Humility and Geography

We can learn a lot from the ancient world, but humility is not one of those things. Granted, the dutiful hero Aeneas in Virgil’s Aeneid is resigned to the fate the gods have assigned him during his long odyssey from Troy to found Rome, but that is not the same thing as humility. 

Humility is not often advertised as the essential ingredient for navigating life and accomplishing our goals. Perhaps it is because of the way one’s culture may define it as weakness. But, properly defined, humility becomes a key to comprehending and navigating your world so you can do the thing you are called to do.

I concede one point Virgil gets about this virtue: humility IS indeed a question of geography. But it is not of the map kind. It has to do with where you are seated internally. Are others given the space due them, or do you remain the imagined center?

Consider this example. You are in a full metro car; an elderly gentleman steps into the car, and a young woman offers the elder her seat. The younger one takes a less comfortable position in order to cede a seat to the elder.

Now, no one on the metro is saying, “See how that person giving up her seat belittles herself before a total stranger.” (Though if you were from the ancient world, you may have.) No, it has relatively little to do with thinking less of oneself, rather, it has to do with thinking of oneself less. 

And what set apart this young woman in the first place, that she would practice humility on the metro? It has something to do with where she is directing her attention. For as the elder steps into the metro car, you observe that virtually all your fellow travelers are looking at their phones but for this one person. It is not that the others deliberately ignore the elder; it is that they do not register his presence at all. Their attention is directed elsewhere. But the person who practices humility notices the elder. She has incorporated into her heart the reality that others are around her. This is why it is accurate to say that it is not the content of the phones that is the cause of the lack of humility among your fellow travelers; no, rather, it is their lack of attentiveness that is the cause. 

Humility acknowledges that I am not the center. It acknowledges that I have a context, a story greater than myself involving others I may need to adapt to. It acknowledges that the center of that story is in motion, flowing from person to person, and I respond accordingly. Finding the location of that center requires attentiveness: “What do you need? Where do you hurt? How can I help you?” Such questions inform our attentiveness and inform our response. 

And this is where humility takes a self-aware turn. For we, too, have needs; we, too, hurt; we, too, need help. We are a part of the story. We must adapt there too. We must receive. But when it comes to us and humility, it is helpful to understand that humility has something to do with recognizing our limits, be those physical, financial, emotional, intellectual, or spiritual. Our limits speak of a center that is not ourselves to which we are adapting.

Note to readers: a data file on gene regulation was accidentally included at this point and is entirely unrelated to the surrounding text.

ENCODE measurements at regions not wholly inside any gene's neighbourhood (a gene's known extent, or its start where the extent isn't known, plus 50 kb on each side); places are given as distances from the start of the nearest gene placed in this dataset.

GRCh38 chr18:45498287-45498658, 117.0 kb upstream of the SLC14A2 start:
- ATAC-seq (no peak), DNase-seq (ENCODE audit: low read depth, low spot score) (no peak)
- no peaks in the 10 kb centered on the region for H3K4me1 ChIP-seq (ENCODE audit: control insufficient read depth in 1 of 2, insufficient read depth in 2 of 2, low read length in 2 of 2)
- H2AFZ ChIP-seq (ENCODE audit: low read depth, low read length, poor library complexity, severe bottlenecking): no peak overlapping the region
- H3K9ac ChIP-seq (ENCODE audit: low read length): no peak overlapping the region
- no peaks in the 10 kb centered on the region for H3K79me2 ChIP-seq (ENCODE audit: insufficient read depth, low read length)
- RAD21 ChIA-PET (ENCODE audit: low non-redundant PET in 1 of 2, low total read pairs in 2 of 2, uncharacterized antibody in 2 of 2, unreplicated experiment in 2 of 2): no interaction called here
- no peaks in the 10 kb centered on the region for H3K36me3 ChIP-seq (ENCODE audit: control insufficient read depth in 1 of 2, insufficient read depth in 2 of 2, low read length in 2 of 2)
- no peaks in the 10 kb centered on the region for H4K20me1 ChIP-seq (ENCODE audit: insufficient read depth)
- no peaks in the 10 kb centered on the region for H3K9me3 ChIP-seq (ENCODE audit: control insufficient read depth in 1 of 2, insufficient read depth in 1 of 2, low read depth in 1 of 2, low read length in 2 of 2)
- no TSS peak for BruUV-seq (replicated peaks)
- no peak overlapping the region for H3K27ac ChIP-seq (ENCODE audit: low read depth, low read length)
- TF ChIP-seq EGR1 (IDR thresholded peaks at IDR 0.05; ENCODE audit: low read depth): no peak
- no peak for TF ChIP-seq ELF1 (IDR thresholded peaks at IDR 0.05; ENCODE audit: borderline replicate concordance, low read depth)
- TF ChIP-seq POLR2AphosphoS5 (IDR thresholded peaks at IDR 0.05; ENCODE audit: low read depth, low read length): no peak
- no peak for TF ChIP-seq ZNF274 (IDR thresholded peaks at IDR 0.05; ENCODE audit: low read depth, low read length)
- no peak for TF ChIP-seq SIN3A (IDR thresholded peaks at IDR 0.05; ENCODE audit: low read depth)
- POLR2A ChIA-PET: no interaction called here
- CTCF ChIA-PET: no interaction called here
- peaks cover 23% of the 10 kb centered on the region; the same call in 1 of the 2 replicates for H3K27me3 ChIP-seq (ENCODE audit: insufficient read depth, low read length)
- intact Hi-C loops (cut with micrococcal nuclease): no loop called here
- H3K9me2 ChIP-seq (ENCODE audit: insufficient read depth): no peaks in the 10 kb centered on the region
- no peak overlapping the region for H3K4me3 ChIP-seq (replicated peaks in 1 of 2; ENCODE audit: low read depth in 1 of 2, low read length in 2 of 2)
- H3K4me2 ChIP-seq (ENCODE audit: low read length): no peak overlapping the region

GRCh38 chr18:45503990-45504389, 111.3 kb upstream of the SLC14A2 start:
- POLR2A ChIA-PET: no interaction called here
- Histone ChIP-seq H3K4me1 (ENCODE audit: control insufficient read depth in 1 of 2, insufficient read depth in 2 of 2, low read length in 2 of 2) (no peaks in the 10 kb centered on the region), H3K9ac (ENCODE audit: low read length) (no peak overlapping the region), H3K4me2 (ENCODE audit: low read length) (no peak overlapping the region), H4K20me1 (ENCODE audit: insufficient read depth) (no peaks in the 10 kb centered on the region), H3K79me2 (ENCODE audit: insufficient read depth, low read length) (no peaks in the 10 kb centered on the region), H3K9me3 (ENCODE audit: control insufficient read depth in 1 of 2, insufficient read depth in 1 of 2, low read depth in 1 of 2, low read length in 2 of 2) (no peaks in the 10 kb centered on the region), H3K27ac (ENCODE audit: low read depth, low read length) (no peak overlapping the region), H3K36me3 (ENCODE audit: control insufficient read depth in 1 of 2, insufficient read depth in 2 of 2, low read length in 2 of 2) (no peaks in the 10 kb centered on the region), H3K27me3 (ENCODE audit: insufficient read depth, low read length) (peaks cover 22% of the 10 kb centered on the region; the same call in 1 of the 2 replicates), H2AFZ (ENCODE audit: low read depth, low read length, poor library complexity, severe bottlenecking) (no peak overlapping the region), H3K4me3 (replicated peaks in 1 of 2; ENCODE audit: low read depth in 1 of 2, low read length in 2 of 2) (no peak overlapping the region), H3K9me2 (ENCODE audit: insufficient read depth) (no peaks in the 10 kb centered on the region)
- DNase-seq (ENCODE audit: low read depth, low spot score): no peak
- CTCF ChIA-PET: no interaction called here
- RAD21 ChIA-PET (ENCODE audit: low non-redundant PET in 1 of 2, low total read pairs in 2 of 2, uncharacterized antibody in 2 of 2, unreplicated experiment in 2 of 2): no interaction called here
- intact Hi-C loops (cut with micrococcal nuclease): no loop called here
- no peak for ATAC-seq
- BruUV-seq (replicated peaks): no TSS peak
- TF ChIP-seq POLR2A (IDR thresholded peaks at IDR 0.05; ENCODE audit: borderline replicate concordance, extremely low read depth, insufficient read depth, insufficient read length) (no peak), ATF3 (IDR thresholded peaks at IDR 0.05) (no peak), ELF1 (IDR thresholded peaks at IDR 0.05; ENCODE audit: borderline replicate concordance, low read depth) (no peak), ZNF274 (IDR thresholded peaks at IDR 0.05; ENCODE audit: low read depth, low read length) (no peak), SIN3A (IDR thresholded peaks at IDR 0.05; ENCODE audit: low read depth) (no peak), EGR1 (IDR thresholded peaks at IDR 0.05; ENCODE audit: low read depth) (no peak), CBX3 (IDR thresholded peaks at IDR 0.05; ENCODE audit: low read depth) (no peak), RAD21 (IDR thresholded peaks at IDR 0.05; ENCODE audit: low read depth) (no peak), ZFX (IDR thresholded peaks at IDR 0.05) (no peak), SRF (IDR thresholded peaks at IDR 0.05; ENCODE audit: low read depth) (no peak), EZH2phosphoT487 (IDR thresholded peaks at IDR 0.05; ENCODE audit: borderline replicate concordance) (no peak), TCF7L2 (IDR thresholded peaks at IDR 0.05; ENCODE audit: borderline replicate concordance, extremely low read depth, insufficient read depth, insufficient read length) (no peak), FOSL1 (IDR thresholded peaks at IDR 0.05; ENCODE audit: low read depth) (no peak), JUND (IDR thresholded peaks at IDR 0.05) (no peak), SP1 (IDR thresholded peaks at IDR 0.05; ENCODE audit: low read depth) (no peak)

And where, ultimately, do we find that true center? In the One who made us. Here is the ultimate answer to the question of geography: Am I seated in the center of my life, or is my Creator seated there? The essential condition for humility rests in the answer to this question. 

Good news is stored up for the one who adapts to this reality, the one of God being the center. We see this good news in the revelation given to John the Beloved. He is taken to the center of all things, the throne room of the Creator, the place from which all things originate, both visible and invisible. Here mighty beings — “elders” — are casting their crowns before the enthroned God, saying: “Worthy are You, our Lord and God, to receive glory and honor and power, for You created all things; by Your will they exist and came to be.” (Rev 4:11) The elders worship, which is the ultimate act of de-centering oneself, the sweetest fruit of humility. 

But what does John see there? A double mystery involving an even more profound humility. God Himself cedes His central position in the outworking of the story of the world. God Himself adapts to the center: “Then I saw a Lamb who appeared to have been slain, standing in the center of the throne, encircled by…the elders.” (Rev 6:11) Who is this Lamb? The Messiah, who “loves us and washed us from our sins with his own blood, and has made us kings and priests to His God and Father,” (Rev 1:5-6). Jesus Christ, one with the Creator, reveals the second portion of this double mystery. Even though He is the center of attention of all creation, He is not the center of His own attention. Enthroned in glory, He still asks us the questions, “What do you need? Where do you hurt? How can I help you?” And He serves us accordingly. He lays His life down for us and gives us a seat in the realm of His glory. 

This reality is the deepest wellspring inspiring our own humility until we can no longer adequately express the virtue as merely a matter of adapting to proper geography, but rather, a wholehearted giving over of ourselves to an overflowing joy. And this is why it can accurately be said that humility does not only put us in our proper place but opens up a whole, wide world of possibilities. The old-fashioned word for this whole, wide world of possibilities is grace. And that is a word that the ancient world did not live by at all. But you can. Just give Him your seat. 

© Kurt Mähler

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